Tag: Arts & Crafts

Lyric Video: Ellevator Shares Slow-Burning “Party Trick”

Hamilton, Ontario-based indie rock outfit Ellevator — Nabi Sue Bersche (vocals), Tyler Bersche (guitar) and Elliott Gwynne (bass, synths) — have received attention nationally and elsewhere for a sound and approach that draws equally from late-aughts guitar music, post-rock, U2Peter GabrielKate BushFeistSpoon and Death Cab for Cutie and paired with lean, razor sharp hooksand Bersche’s earnest, pop star-like lyrics. Thematically their work touches upon power, love and loss from lived-in, personal reflections and experiences.

The Hamilton-based outfit’s self-titled EP amassed over a million streams across all of the digital streaming platforms. Adding to a growing profile, the members of Ellevator toured across North America with Our Lady PeaceMatthew GoodBANNERS, Cold War Kids, JOVM mainstay Rich AucoinDear RougeBishop BriggsArkells and Amber Run

The Hamilton-based outfit’s long-awaited, full-length debut, the Chris Walla-produced The Words You Spoke Still Move Me is slated for a May 6, 2022 release through  Arts & Crafts. The 12-song album reportedly sees the band documenting universal experiences like existential longing, romantic power struggles, the never-ending work of true self-discovery and the deeply personal and highly specific — i.e., Nabi Sue Bersche’s experiences entering into and leaving a religious cult.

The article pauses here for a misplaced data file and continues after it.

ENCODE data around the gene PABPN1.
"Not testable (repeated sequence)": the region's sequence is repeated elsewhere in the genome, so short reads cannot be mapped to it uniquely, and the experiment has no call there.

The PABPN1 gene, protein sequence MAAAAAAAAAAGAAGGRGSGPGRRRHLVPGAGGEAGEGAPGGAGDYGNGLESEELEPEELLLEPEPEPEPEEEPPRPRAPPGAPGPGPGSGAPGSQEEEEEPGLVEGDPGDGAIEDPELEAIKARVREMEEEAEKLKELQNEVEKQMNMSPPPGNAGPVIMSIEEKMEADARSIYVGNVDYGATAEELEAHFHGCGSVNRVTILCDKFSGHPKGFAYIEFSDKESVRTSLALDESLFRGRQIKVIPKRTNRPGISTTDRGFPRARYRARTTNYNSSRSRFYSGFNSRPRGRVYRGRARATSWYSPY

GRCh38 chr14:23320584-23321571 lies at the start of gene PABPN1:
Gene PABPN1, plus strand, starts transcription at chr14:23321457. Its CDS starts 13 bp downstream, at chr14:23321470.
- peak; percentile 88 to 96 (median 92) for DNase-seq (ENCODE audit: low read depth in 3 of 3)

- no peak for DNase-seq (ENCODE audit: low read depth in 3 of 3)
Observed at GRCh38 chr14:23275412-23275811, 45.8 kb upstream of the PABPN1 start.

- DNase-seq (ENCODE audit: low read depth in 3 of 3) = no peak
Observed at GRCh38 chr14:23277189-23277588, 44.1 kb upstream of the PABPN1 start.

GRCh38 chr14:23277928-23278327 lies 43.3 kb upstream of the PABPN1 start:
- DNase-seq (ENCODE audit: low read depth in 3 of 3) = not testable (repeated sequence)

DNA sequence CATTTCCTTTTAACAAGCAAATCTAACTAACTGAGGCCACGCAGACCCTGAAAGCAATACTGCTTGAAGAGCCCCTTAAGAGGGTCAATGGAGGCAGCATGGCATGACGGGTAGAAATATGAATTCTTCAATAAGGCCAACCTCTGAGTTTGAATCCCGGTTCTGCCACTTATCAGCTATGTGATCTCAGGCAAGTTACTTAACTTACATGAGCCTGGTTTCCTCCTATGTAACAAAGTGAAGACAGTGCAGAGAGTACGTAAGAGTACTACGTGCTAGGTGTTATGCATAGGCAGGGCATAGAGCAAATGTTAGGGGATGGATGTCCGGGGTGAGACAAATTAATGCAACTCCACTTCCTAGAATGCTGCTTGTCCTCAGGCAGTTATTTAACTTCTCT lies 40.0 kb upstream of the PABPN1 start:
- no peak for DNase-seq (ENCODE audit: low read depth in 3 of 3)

In the lead-up to the album’s release next month, I’ve managed to write about two of the album’s released singles:

Easy,” a song that revealed a band that not only making a bold decided step forward in their sound and approach, but a band embracing that they’re a rock band with a balance of deliberate craftsmanship, earnest and lived-in lyrics, enormous hooks and raw, passionate performances with a slick studio polish that reminded me of 80s pop and deDeep Sea Diver‘s impressive Impossible Weight

“Easy” draws directly from Nabi Sue Bershe’s life: For a period of her life, the Ellevator frontwoman was a member of a religious cult, and the song is a rumination on the good and evil things we are raised to believe without question. “I was raised in the world of charismatic Christianity – an offshoot of Pentecostalism,” Ellevator’s Nabi Sue Bersche explained. “God was magic and prophetic ecstasies happened every Sunday. As a child, I spoke in tongues and prayed until my body swayed with a gentle force like wind knocking me backward. A deep and abiding love of the natural world took hold of me. I witnessed firsthand the wild power of music – how it could uplift, ensnare, console, inspire.